Pereira record keeping in the field c. 1990. Electronic and paper-based records.
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Living on the edge. Hustling. Working dawn to dusk, sunup to sundown, or 24-7. Nearly every farmer uses these words to describe their life. This endless work is not surprising given that farmers must be experts in growing crops, post-harvest handling, food safety, staff management, marketing, and selling plus have skills in tractor and small engine repair, contruction, basic plumbing, and electricity. Despite the hard work, many farmers straddle precariously on the edge of profitability, struggling to pay themselves and save for retirement. Many small farmers “solve” this problem by taking an off-farm job that pays health and retirement benefits so that they can continue to farm. In fact, no matter farm size, most farms have a source off-farm income.

In our culture, we believe that hard work is rewarded. If we are not rewarded, then all we need to do is work harder. Clearly most farmers work hard, yet most farmers are not rewarded with a return on their investment. All this effort and lack of profitability leads to stress and worry. Bankruptcy looms. Retirement is a dream. Our quality of life suffers. Relationships fall apart. And some businesses, like mine, dissolve. 

In the mid-1990s, I had an organic vegetable farm. There I quickly learned to grow beautiful organic vegetables but struggled to earn a living wage. In the off-season,  I worked as a substitute teacher and year-round in a restaurant. Just before I called it quits my plan was to take on more off-farm work as a ski instructor. I experimented with selling cut flowers because no one ever complained about the price. I sketched out plans to build a certified kitchen, so I could produce a value-added product. I explored selling in multiple sales outlets- farmers’ markets, restaurants, wholesale. Yet working harder only led to more work and more stress and more fights with my business-partner-boyfriend. It was time to make changes or give up. We decided to split.

This is not a new story, nor is it unique. If you’ve been working around farming for any time you know someone with a similar story. It could be you. Recently, a farmer told me at least four ways they could develop their business and was blaming themselves for being unable to decide which direction to take. Farmers— it’s not you. Nor is it your lack of business acumen or because you are indecisive. It’s about being confident in having enough information to make a good decision. One of the first things that slipped when I was farming was my record keeping. How many hours did I spend weeding carrots or mulching tomatoes? Sometimes I had no idea. My sales records were usually spot on, but often I neglected to record how much I did not sell as after market I had to rush off to wait tables. This oversight wasn’t because I was lazy. I was lacking a good system and a tool to help me stay organized. I was so involved in the present moment of setting up the physical farming system or managing the current crisis (like the time the well pump broke during the wash/pack process) that record keeping slipped to the bottom of the chore pile—at times forgotten, at others ignored. This lack of rigor lead to decisions based primarily on instinct rather than data.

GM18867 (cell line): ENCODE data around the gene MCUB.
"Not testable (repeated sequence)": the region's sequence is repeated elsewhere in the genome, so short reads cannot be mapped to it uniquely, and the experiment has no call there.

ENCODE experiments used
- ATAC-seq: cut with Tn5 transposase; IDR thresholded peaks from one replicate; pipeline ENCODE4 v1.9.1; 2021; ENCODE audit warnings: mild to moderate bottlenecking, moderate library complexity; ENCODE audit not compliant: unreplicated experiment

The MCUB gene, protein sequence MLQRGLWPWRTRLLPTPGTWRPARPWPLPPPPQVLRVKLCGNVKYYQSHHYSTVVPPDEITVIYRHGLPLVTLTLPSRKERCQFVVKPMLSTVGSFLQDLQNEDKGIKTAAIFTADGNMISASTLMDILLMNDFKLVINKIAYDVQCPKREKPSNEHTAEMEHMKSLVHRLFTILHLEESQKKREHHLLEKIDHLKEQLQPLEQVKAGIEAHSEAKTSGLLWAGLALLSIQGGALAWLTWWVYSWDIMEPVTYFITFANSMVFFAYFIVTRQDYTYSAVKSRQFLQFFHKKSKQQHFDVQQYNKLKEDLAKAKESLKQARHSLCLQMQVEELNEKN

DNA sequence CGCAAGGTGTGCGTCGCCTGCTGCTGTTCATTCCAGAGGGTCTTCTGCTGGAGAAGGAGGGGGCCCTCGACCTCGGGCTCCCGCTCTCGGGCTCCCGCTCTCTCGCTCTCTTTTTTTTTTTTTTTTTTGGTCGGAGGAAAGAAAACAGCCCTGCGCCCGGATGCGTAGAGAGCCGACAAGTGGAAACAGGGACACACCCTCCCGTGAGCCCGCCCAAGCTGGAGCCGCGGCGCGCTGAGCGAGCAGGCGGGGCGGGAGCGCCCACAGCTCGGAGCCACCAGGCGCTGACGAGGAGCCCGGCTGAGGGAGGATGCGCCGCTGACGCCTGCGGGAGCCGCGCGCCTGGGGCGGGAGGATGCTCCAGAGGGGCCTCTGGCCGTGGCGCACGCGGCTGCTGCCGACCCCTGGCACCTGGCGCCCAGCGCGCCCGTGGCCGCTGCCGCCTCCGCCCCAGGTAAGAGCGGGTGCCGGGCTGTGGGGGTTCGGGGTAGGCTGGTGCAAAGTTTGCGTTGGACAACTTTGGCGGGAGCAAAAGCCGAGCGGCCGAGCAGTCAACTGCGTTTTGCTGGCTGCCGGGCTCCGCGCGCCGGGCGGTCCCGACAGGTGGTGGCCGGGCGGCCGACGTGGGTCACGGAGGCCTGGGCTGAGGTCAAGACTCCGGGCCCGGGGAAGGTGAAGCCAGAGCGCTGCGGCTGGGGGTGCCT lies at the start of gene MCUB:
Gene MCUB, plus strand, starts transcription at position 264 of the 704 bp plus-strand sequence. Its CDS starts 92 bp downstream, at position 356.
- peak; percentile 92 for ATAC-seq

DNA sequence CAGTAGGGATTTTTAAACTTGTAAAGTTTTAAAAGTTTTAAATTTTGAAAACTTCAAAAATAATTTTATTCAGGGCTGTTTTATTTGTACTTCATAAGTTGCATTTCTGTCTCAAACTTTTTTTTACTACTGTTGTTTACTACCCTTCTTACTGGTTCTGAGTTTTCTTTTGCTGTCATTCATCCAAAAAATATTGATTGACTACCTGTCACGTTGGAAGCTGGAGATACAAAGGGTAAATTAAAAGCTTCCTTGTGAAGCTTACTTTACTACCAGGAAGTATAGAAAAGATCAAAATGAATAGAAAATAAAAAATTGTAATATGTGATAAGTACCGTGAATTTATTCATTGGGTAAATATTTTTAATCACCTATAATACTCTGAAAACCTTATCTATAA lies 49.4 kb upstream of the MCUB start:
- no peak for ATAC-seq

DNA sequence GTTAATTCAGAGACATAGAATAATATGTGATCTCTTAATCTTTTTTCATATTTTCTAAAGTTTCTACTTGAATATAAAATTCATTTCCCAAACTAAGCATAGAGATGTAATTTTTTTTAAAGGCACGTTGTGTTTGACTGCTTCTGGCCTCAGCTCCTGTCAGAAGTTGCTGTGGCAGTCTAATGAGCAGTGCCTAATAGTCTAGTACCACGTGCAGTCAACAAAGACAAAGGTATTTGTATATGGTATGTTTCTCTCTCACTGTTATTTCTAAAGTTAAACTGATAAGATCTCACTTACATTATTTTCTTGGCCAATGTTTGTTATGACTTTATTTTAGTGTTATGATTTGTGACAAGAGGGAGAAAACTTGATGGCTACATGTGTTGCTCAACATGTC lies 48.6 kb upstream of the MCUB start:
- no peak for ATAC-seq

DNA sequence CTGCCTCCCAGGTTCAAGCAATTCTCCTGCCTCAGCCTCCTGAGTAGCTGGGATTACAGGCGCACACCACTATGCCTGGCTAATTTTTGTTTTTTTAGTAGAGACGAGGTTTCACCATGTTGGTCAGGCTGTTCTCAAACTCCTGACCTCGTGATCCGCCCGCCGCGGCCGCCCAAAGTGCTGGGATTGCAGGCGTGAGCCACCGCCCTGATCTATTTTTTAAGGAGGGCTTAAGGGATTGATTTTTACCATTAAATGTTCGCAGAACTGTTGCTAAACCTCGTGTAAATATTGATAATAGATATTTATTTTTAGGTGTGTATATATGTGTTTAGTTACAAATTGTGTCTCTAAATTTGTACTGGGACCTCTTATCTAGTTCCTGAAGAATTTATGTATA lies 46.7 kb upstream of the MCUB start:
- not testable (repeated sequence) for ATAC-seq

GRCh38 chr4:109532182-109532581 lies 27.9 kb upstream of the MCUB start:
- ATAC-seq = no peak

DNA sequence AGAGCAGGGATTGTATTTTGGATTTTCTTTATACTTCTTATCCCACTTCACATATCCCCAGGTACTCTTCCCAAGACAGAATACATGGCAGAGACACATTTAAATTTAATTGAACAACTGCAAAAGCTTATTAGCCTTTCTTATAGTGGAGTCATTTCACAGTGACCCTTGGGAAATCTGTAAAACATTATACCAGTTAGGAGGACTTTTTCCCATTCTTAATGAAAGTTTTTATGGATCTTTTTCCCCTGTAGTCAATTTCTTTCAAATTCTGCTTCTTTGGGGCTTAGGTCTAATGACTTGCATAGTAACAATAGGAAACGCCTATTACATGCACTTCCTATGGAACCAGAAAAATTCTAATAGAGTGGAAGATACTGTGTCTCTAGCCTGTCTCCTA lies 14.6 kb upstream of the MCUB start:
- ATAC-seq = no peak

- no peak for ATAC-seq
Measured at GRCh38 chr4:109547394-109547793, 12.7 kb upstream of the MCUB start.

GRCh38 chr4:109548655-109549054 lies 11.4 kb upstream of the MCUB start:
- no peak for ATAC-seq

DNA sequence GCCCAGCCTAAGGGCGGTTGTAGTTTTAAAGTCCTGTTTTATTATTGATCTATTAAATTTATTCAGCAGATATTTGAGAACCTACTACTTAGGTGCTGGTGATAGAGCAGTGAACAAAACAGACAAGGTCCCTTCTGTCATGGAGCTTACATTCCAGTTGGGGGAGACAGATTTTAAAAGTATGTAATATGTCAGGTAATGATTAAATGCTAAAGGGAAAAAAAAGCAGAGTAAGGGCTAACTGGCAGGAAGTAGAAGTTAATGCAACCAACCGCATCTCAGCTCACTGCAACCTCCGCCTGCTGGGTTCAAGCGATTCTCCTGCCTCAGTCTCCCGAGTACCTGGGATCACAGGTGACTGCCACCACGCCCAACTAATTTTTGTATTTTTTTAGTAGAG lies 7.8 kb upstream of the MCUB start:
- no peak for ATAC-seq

Since leaving farming, I’ve continued to value “learning by doing” but I’ve also learned the importance of investing time in intentionally and systematically collecting and using information before acting. It requires patience, discipline, and systems. At times, I appear to move slowly, but when it comes time to choose a direction, the path is clear. Instinct is only used to break a tie or begin an investigation. While farm profitability is just one measure of farm success, without it, critical areas such as farmer work/life balance, physical health, ability to build community, and time and resources devoted to solving social problems suffer.

Recently, while preparing to teach Business Plan Basics in our Master Urban Farmer Training Program, I opened a box containing the remains of my farm records. My 23-year-old memory had been too harsh. I was pleasantly surprised to see we had been keeping records and developing systems and we had used these records to determine we had learned and earned all that we possibly could with our current approach to farming. The only way to change our situation was to make some major capital investments in the farm or to dissolve the business. Choosing to move on was not simply based on emotions and exhaustion, it was a logical decision backed by data.

Part of my work as Cook County Extension Educator, Local Food Systems and Small Farms, is to  provide resources,education, and direct technical assistance to urban farmers. My work focuses on designing systems and empowering farmer’s to make strategic decisions to achieve their vision. If you’d like help conducting a systematic analyses; collecting data and keeping good records; completing a SWOT exercise or an asset map; or writing a business plan, a mission and vision statement, or a program logic model I’m not only here to assist, I love this work. My mission is to help all Cook County farmers and urban agriculture projects see their visions become reality and to move forward with no regrets.

 

*a version of this blog was published February 3, 2020 in Learn, Grow Food, Eat It, with the title Farming Life Lessons: A Stitch in Time Saves Nine.